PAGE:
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Will 'old' seed grow?

Beets do best in at-home trial, but other vegetables can still sprout, too

Beet seedlings
This Dutch Baby Ball beet sprouted from 6-year-old seed. (Photos: Debbie Arrington)






It’s a common dilemma: Leftover seeds.

Like most longtime vegetable gardeners, I accumulate way more seed packets than I can actually grow in my limited space. And each year, I tend to acquire more seeds in different varieties -- wowed by pretty pictures or tantalizing descriptions – instead of using up what I have on hand.

But this season with seed shortages online and limited offerings in stores, I revisited my collection of leftovers and was shocked to see the age on those pretty packets. Some were more than a decade old.

Can you plant old seeds? Sure; it depends on how old is “old.” The real question is: Will they grow?

Seed packets are stamped with the year they’re intended for planting. It’s not an expiration date, but a packing date.

Seeds lose their vitality – their life force and ability to sprout – at different rates, depending on species. Onions and leeks lose their vitality in just one year. Other seeds will still sprout five years or more after packing.

Beet seed packets
These older beet seeds were still good to grow.

In a winter garden experiment, I planted a dozen packets of seeds – all of them older than five years – in blocks in a backyard raised bed. I gave them lots of time and water. Sprouts of lettuce, carrots, onions and radishes never appeared.

The only blocks to sprout and grow? The beets. From Renee’s Garden, Heirloom Chioggia (vintage 2013) and Dutch Baby Ball (packed for 2015) both are growing and maturing.

So, “old” beet seeds can be planted with some success. I suspect the same will hold true of chard.

Of course, seed companies would prefer that we buy more seed each year. I know I will and already have.

But I also plan to be more mindful of using the seed I have on hand in a more timely fashion.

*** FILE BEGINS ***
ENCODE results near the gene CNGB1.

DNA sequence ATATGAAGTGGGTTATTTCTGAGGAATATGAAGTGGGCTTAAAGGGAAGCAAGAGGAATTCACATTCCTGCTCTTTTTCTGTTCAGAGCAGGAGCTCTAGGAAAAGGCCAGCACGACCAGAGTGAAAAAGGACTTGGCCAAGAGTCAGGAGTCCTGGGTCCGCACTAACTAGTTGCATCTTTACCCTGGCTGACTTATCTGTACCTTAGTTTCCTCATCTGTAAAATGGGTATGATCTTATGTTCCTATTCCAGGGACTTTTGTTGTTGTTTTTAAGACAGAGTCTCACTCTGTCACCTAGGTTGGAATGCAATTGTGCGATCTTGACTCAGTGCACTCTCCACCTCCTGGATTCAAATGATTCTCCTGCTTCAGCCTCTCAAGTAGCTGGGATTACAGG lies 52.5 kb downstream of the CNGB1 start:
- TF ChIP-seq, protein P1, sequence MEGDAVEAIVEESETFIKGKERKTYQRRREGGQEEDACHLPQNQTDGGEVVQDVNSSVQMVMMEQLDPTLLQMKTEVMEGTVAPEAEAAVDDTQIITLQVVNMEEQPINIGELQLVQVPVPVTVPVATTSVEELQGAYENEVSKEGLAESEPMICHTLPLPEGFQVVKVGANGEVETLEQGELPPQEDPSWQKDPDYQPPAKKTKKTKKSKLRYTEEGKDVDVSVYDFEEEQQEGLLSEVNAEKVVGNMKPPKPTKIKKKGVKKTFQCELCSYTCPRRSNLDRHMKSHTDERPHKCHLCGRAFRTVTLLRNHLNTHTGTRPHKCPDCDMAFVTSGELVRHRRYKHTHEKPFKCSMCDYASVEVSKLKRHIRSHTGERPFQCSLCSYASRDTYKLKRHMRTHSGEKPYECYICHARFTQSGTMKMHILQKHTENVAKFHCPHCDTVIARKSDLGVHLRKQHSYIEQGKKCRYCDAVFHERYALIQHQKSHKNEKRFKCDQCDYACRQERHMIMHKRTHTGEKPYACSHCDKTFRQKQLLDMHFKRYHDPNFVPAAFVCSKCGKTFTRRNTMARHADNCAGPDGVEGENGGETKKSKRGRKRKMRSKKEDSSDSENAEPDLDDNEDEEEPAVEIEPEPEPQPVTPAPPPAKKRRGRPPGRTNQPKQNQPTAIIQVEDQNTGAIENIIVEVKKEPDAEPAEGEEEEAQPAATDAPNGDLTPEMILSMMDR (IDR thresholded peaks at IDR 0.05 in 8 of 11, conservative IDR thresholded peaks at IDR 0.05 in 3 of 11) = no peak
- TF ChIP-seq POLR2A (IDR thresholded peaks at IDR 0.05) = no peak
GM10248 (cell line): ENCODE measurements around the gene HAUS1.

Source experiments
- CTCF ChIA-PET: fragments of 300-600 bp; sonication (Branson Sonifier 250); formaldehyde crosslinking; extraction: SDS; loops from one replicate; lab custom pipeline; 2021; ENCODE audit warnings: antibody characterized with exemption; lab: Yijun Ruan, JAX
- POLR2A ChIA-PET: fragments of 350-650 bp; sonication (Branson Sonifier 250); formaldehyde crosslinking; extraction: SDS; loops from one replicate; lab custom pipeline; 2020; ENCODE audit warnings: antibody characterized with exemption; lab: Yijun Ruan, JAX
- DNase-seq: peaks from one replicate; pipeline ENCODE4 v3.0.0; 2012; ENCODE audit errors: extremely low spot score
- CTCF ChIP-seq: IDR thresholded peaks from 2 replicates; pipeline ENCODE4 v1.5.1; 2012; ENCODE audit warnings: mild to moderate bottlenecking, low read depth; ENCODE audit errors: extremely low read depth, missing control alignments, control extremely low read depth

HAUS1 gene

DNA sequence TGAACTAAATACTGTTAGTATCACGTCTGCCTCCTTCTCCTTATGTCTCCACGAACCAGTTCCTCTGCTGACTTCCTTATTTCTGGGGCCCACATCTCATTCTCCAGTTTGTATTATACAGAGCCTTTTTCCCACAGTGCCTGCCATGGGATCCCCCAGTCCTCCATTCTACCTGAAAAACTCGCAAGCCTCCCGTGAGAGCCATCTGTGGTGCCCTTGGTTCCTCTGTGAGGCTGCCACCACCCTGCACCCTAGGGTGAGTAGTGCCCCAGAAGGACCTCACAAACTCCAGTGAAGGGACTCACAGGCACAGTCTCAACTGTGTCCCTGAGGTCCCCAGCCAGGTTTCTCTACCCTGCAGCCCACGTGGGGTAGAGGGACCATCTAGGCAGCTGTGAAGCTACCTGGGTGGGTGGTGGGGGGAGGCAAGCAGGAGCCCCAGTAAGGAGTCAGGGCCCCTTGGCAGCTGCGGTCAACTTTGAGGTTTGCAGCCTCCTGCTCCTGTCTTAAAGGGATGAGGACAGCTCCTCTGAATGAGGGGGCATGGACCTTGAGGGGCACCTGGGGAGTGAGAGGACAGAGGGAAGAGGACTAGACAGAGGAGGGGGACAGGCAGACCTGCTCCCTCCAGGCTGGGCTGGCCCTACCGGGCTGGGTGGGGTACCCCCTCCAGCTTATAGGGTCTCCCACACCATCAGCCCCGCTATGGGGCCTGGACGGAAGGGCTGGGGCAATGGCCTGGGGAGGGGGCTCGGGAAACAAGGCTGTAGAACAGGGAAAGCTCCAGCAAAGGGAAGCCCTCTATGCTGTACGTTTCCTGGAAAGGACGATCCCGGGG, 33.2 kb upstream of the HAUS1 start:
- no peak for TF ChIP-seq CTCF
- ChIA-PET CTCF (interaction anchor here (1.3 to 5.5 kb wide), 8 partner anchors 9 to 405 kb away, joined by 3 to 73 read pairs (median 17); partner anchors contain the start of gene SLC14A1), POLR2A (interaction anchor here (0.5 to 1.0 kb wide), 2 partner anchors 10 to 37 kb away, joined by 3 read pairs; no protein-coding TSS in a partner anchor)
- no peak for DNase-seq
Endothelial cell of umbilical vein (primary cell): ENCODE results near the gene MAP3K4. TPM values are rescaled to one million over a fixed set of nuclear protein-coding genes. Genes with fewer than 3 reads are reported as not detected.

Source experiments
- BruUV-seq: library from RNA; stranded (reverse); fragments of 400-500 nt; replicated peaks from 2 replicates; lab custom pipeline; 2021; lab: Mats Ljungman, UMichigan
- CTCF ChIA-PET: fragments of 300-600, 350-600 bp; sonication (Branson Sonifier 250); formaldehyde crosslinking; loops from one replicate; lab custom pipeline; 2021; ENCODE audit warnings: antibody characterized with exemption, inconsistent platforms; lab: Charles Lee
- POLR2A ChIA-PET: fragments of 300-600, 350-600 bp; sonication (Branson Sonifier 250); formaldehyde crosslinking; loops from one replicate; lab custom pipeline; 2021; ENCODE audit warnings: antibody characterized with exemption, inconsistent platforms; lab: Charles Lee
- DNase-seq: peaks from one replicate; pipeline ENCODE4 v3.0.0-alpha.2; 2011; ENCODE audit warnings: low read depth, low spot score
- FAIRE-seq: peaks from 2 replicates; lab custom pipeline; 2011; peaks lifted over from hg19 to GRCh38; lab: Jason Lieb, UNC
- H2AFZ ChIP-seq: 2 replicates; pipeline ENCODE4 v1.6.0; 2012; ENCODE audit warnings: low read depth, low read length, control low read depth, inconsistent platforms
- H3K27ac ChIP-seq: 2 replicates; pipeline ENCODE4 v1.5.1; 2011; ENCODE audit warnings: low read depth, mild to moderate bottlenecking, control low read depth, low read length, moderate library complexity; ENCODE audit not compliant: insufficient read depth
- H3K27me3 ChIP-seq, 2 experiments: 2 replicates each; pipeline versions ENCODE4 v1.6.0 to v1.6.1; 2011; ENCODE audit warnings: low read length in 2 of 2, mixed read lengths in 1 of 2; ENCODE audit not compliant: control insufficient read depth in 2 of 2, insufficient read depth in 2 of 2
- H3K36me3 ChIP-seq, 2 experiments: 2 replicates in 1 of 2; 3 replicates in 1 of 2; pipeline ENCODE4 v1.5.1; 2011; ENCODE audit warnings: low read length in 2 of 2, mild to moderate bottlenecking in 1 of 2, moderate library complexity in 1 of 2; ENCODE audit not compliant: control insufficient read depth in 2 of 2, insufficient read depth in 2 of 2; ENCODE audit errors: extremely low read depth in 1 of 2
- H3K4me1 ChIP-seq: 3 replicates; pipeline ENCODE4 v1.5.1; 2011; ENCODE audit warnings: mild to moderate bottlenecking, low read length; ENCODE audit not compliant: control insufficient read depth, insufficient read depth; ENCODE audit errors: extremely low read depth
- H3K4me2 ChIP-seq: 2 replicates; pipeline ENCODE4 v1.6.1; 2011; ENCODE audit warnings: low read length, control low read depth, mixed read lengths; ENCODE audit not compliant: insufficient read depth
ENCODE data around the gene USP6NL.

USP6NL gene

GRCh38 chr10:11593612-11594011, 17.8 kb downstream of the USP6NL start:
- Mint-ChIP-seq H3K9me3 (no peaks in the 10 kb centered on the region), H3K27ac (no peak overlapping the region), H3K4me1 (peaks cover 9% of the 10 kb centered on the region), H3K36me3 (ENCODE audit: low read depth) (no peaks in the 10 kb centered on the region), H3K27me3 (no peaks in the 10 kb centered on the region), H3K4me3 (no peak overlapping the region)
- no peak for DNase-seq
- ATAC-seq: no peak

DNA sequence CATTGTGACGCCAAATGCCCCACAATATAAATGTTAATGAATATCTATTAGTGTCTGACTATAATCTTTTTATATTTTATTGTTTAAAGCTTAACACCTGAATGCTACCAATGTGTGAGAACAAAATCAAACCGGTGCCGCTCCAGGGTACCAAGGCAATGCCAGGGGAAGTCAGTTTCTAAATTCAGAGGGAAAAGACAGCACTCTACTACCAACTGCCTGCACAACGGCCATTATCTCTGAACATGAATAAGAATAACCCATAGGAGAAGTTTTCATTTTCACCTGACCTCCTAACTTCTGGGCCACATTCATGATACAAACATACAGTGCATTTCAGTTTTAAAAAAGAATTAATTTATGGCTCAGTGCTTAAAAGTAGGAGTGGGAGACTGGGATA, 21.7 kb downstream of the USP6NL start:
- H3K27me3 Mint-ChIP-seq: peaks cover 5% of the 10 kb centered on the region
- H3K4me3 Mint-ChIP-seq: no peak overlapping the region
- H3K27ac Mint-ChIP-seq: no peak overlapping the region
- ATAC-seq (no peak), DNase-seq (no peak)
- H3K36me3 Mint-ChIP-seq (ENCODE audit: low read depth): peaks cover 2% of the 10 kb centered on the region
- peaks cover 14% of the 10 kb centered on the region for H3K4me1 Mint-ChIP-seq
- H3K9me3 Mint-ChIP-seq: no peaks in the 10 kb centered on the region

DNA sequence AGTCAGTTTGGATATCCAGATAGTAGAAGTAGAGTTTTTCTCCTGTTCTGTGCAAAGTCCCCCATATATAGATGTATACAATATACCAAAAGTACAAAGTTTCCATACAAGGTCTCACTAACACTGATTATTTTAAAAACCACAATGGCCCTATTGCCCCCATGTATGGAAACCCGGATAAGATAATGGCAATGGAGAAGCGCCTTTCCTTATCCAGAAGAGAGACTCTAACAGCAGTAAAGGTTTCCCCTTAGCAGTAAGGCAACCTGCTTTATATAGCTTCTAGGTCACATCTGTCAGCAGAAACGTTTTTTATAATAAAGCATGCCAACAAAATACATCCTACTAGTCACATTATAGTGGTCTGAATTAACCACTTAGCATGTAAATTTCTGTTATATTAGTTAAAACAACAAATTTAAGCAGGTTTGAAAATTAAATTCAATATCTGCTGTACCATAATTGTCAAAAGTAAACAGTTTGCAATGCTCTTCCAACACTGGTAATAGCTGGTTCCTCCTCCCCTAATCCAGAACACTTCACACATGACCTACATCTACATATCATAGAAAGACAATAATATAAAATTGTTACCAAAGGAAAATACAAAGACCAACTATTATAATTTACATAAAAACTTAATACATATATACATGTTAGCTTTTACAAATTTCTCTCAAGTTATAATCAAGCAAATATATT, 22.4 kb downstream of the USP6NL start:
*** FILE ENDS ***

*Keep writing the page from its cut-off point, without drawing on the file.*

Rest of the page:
Seed vitality is often tied to how that seed was stored. Seed should be stored in a cool, dark place (below 50 degrees) in its original packaging. That helps maintain a stable moisture content. Too much moisture, the seed will sprout or rot. Not enough, it dries out and loses its vitality.

High Mowing Organic Seeds came up with this handy chart almost 10 years ago. It’s a good reference point when sorting your seed packets and deciding what to grow – and what won’t grow.


Seed type Longevity with proper seed storage

Artichokes

5 years

Arugula

3 years

Beans

3 years

Beets

4 years

Broccoli

3 years

Brussels Sprouts

4 years

Cabbage

4 years

Carrots

3 years

Cauliflower

4 years

Celery/Celeriac

5 years

Chard

4 years

Collards

5 years

Corn

2 years

Cress

5 years

Cucumbers

5 years

Eggplant

4 years

Endive/Escarole

5 years

Fennel

4 years

Kale

4 years

Kohlrabi

4 years

Leeks

1 year

Lettuce

5 years

Melons

5 years

Mustard

4 years

Okra

2 years

Onions

1 year

Peas

3 years

Peppers

2 years

Pumpkins

4 years

Radish

5 years

Rutabagas

4 years

Spinach

2-3 years

Summer Squash

4 years

Tomatoes

4 years

Turnips

5 years

Watermelon

4 years

Winter Squash

4 years





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Dig In: Garden Checklist

For week of March 19:

Spring will start a bit soggy, but there’s still plenty to do between showers:

* Fertilize roses, annual flowers and berries as spring growth begins to appear.

* Watch out for aphids. Wash off plants with strong blast from the hose.

* Pull weeds now! Don’t let them get started. Take a hoe and whack them as soon as they sprout.

* Prepare summer vegetable beds. Spade in compost and other amendments.

* Prune and fertilize spring-flowering shrubs after bloom.

* Feed camellias at the end of their bloom cycle. Pick up browned and fallen flowers to fight blossom blight.

* Feed citrus trees as they start to blossom.

* Cut back and fertilize perennial herbs to encourage new growth.

* Seed and renovate the lawn (if you still have one). Feed cool-season grasses such as bent, blue, rye and fescue with a slow-release fertilizer. Check the irrigation system and perform maintenance. Make sure sprinkler heads are turned toward the lawn, not the sidewalk.

* In the vegetable garden, transplant lettuce and kale.

* Seed chard and beets directly into the ground.

* Plant summer bulbs, including gladiolus, tuberous begonias and callas. Also plant dahlia tubers.

* Shop for perennials. Many varieties are available in local nurseries and at plant events. They can be transplanted now while the weather remains relatively cool.

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